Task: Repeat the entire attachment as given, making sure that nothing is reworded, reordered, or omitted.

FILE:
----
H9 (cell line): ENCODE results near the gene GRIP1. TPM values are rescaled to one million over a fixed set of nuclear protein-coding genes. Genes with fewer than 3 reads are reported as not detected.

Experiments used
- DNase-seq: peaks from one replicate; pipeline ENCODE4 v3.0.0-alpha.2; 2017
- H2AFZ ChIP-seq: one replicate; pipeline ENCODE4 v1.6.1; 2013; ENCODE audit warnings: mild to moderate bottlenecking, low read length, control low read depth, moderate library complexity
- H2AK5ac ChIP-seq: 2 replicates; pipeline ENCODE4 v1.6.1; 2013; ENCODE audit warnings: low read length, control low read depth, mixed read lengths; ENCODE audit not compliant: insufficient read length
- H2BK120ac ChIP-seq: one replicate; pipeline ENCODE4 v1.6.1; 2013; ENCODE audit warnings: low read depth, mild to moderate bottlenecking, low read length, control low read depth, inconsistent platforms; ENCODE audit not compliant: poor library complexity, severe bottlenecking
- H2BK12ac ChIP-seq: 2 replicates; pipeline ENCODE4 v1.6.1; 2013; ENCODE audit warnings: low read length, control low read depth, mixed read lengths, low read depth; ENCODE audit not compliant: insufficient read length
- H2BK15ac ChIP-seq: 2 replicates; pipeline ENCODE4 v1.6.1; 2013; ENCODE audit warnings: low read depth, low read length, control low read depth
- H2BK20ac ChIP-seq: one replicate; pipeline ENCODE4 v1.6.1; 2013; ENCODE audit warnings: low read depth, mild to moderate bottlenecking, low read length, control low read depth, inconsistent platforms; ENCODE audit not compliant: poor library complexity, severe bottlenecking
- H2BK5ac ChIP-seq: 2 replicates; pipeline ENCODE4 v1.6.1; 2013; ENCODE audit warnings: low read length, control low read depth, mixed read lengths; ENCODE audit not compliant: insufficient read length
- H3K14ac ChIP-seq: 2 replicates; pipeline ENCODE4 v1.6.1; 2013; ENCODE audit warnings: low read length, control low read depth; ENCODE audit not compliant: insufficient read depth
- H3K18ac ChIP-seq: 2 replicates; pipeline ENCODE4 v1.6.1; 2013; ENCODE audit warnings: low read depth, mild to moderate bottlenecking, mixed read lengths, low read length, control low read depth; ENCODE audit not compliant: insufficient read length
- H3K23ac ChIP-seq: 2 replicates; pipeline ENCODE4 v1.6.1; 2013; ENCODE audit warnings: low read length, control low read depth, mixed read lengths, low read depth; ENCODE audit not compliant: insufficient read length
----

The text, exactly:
H9 (cell line): ENCODE results near the gene GRIP1. TPM values are rescaled to one million over a fixed set of nuclear protein-coding genes. Genes with fewer than 3 reads are reported as not detected.

Experiments used
- DNase-seq: peaks from one replicate; pipeline ENCODE4 v3.0.0-alpha.2; 2017
- H2AFZ ChIP-seq: one replicate; pipeline ENCODE4 v1.6.1; 2013; ENCODE audit warnings: mild to moderate bottlenecking, low read length, control low read depth, moderate library complexity
- H2AK5ac ChIP-seq: 2 replicates; pipeline ENCODE4 v1.6.1; 2013; ENCODE audit warnings: low read length, control low read depth, mixed read lengths; ENCODE audit not compliant: insufficient read length
- H2BK120ac ChIP-seq: one replicate; pipeline ENCODE4 v1.6.1; 2013; ENCODE audit warnings: low read depth, mild to moderate bottlenecking, low read length, control low read depth, inconsistent platforms; ENCODE audit not compliant: poor library complexity, severe bottlenecking
- H2BK12ac ChIP-seq: 2 replicates; pipeline ENCODE4 v1.6.1; 2013; ENCODE audit warnings: low read length, control low read depth, mixed read lengths, low read depth; ENCODE audit not compliant: insufficient read length
- H2BK15ac ChIP-seq: 2 replicates; pipeline ENCODE4 v1.6.1; 2013; ENCODE audit warnings: low read depth, low read length, control low read depth
- H2BK20ac ChIP-seq: one replicate; pipeline ENCODE4 v1.6.1; 2013; ENCODE audit warnings: low read depth, mild to moderate bottlenecking, low read length, control low read depth, inconsistent platforms; ENCODE audit not compliant: poor library complexity, severe bottlenecking
- H2BK5ac ChIP-seq: 2 replicates; pipeline ENCODE4 v1.6.1; 2013; ENCODE audit warnings: low read length, control low read depth, mixed read lengths; ENCODE audit not compliant: insufficient read length
- H3K14ac ChIP-seq: 2 replicates; pipeline ENCODE4 v1.6.1; 2013; ENCODE audit warnings: low read length, control low read depth; ENCODE audit not compliant: insufficient read depth
- H3K18ac ChIP-seq: 2 replicates; pipeline ENCODE4 v1.6.1; 2013; ENCODE audit warnings: low read depth, mild to moderate bottlenecking, mixed read lengths, low read length, control low read depth; ENCODE audit not compliant: insufficient read length
- H3K23ac ChIP-seq: 2 replicates; pipeline ENCODE4 v1.6.1; 2013; ENCODE audit warnings: low read length, control low read depth, mixed read lengths, low read depth; ENCODE audit not compliant: insufficient read length